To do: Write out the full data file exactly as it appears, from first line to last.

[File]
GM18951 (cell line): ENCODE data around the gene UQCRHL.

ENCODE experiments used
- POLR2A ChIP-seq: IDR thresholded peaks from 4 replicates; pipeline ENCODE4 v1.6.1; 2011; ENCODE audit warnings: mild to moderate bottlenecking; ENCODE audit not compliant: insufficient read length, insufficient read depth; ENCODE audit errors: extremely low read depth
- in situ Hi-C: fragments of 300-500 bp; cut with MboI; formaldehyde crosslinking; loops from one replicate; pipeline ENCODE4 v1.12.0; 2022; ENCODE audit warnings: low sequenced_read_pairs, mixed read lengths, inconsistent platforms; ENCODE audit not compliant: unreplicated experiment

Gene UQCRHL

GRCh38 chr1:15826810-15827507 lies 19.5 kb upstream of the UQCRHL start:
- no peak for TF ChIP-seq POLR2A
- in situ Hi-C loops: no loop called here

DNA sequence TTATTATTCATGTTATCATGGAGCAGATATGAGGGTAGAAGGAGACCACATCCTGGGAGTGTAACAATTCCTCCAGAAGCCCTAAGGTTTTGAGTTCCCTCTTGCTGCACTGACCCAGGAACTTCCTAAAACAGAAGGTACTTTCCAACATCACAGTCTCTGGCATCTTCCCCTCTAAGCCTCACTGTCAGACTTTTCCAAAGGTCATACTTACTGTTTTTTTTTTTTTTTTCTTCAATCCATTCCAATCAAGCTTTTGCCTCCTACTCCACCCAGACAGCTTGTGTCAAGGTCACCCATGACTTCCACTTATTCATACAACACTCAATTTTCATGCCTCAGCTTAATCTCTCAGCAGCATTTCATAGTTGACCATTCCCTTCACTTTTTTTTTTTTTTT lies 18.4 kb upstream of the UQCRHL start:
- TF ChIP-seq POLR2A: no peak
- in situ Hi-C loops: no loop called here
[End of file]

GM18951 (cell line): ENCODE data around the gene UQCRHL.

ENCODE experiments used
- POLR2A ChIP-seq: IDR thresholded peaks from 4 replicates; pipeline ENCODE4 v1.6.1; 2011; ENCODE audit warnings: mild to moderate bottlenecking; ENCODE audit not compliant: insufficient read length, insufficient read depth; ENCODE audit errors: extremely low read depth
- in situ Hi-C: fragments of 300-500 bp; cut with MboI; formaldehyde crosslinking; loops from one replicate; pipeline ENCODE4 v1.12.0; 2022; ENCODE audit warnings: low sequenced_read_pairs, mixed read lengths, inconsistent platforms; ENCODE audit not compliant: unreplicated experiment

Gene UQCRHL

GRCh38 chr1:15826810-15827507 lies 19.5 kb upstream of the UQCRHL start:
- no peak for TF ChIP-seq POLR2A
- in situ Hi-C loops: no loop called here

DNA sequence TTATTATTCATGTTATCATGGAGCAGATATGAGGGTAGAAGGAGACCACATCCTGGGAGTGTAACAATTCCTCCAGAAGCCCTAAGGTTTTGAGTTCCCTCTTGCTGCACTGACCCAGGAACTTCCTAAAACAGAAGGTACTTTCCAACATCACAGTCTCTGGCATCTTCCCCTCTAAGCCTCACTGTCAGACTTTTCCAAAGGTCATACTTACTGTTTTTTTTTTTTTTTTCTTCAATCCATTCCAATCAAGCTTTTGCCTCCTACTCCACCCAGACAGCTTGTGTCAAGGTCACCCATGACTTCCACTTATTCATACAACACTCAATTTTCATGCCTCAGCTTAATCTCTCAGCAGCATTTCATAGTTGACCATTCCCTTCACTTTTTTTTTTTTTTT lies 18.4 kb upstream of the UQCRHL start:
- TF ChIP-seq POLR2A: no peak
- in situ Hi-C loops: no loop called here